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Quantum Processes in the Brain Shed New Light on Nano-Sized Molecular Interactions Between Nerve Cells
Numerical solutions of global quantum field based models of the dynamics of the transmissions of neurotransmitters (e.g. dopamines) between nerve cells dominantly elucidate the role of the quantization of biological information.
By Paul Levi
Jan. 13, 2017

Numerical solutions of global quantum field based models of the dynamics of the transmissions of neurotransmitters (e.g. dopamines) between nerve cells dominantly elucidate the role of the quantization of biological information.

Chemical synapses are specialized sites that permit a neuron to communicate via neurotransmitters (chemical signals) with other neurons. Human adults possess in their central nervous system about 100 billions synapses. The major elements of a synaptic transmission are illustrated by the following figure.

Figure. Relevant elements of chemical synaptic transmissions. (Courtesy of Wikipedia).

The recent paper of the author Prof. Paul Levi is focused to synapses due to their essential functionality and importance in the brain. A synapse collects every information coming in from all other connected neurons, then it scale up or down the relevance of the information (e.g. by inhibition or excitation) and finally, it distributes this locally modified information to other joined neuron. Synapses play a dominant role in the formation of information (e.g. short-term, long-term memory).

The generation and handling of molecular information is strongly influenced by the processes of the following five phase of a transmission cycle: Synthesizing of transmitters, transport to the active zone, release into the cleft, transmission through the cleft, and finally reception.

Levi points out that all phases of a transmission cycle can be globally described by quantum biology. This is unusual and new, since the following dominant effects occur, which do not exist in the world of macroscopically molecules. All molecules are considered as particles of a quantized field of Bosons (integer spin), with discrete energies and momentums. Particularly, this means that all particles are considered as matter waves (field modes).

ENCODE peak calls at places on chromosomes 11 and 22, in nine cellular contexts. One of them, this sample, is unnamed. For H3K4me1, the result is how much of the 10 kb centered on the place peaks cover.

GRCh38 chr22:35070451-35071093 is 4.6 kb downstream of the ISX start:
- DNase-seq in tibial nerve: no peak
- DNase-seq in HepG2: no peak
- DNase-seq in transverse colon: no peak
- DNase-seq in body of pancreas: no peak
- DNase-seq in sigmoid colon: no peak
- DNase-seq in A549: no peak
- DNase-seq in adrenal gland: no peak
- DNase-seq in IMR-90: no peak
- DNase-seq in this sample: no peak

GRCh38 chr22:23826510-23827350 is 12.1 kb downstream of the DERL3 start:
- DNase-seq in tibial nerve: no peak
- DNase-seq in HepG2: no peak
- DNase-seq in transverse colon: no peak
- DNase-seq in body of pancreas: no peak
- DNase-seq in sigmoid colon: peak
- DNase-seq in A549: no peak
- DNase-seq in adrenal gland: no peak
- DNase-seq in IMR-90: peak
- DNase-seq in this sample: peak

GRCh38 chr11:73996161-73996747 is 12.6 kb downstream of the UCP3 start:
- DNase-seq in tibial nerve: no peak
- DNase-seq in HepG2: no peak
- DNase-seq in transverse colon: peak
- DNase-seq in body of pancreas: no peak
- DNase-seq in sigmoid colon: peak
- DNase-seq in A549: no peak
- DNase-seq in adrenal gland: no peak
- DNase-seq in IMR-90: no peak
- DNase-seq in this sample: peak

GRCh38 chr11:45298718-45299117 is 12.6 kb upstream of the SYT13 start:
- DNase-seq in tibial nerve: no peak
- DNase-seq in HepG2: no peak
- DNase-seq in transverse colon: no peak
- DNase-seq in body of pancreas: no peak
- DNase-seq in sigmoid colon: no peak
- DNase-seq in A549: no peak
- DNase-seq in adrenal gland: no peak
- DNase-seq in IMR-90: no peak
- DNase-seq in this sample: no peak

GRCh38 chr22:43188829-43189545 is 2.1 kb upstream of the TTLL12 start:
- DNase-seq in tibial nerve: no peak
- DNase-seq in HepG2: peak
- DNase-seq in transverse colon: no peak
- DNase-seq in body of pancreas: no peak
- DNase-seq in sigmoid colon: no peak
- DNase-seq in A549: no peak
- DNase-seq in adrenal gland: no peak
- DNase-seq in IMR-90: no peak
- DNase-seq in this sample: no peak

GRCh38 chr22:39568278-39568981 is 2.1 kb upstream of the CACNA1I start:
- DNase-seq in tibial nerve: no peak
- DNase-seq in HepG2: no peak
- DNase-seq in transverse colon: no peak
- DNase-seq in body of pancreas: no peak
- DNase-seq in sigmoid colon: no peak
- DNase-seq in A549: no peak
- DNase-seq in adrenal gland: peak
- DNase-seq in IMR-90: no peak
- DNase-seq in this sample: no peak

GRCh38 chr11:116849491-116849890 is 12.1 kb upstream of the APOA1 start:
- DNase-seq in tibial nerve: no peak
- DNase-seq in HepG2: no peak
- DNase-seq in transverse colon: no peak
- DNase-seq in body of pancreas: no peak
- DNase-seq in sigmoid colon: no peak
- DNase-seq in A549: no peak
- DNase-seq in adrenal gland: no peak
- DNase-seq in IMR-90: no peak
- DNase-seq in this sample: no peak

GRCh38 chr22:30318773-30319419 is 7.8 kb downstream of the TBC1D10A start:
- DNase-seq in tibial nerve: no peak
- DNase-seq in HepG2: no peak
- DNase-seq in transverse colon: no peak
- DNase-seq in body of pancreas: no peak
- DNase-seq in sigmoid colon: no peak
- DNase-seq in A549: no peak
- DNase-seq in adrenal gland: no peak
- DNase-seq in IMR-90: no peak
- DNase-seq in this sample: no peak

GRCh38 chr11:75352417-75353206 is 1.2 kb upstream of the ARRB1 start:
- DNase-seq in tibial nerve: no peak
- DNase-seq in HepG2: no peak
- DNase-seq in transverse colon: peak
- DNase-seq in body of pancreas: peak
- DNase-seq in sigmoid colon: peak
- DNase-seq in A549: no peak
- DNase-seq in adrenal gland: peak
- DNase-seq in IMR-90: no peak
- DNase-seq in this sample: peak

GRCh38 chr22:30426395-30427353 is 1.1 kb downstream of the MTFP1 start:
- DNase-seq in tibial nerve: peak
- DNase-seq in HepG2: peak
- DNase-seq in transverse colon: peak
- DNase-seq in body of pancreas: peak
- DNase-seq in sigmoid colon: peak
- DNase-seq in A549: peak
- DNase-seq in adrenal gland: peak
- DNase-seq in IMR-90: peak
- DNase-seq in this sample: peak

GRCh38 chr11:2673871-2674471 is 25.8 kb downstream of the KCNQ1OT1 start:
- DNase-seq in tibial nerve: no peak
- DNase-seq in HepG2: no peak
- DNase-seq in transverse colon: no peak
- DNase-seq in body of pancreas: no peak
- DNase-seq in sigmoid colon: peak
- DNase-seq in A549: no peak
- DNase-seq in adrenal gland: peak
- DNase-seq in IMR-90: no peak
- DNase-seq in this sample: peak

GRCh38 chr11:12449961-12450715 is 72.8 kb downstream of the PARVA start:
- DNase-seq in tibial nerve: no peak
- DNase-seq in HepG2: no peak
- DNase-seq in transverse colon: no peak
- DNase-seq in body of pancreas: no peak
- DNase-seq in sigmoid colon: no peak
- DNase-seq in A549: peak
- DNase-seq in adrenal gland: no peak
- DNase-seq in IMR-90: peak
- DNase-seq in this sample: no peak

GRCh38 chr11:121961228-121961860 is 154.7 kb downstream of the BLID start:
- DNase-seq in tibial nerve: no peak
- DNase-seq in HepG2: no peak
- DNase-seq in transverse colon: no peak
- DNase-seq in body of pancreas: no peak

The time-dependent current flow of the concentrations of all neurotransmitters that impinge on the corresponding, sensible receivers creates by integration the local quantized information of one synapse. More formally, it is calculated by the corresponding entropy. However, the ability of many connected synapses to store information does not result from the local information of one synapse, but only by a branchy network of synapses. The global information solely originates sustainable if the integrated information traverses in cycles through the network of synapses, within tight time spans. Such traversals show different, observable quantum effects of the synaptic circuitry. However, the brain is not a quantum computer, because such neural networks inherently produce incoherent states due to molecular interactions, quantum fluctuations and noise. Such disturbing effects are absent in artificial quantum computers.

One goal strongly motivates the author to extensively consider particular processes in the brain through the glasses of quantum biology. This is the vision that in each cell of the brain and in the whole body there exist entangled states, which instantaneously “inform” all other cells, without time delay, about a particular event and without using electrical or chemical message passings.

Authors:
Prof. Paul Levi, Director (full prof. em.). Institute for Parallel and Distributed Systems (IPVS), University Stuttgart, Stuttgart, Germany

Paper link:
http://article.sciencepublishinggroup.com/html/10.11648.j.ejb.20160404.11.html

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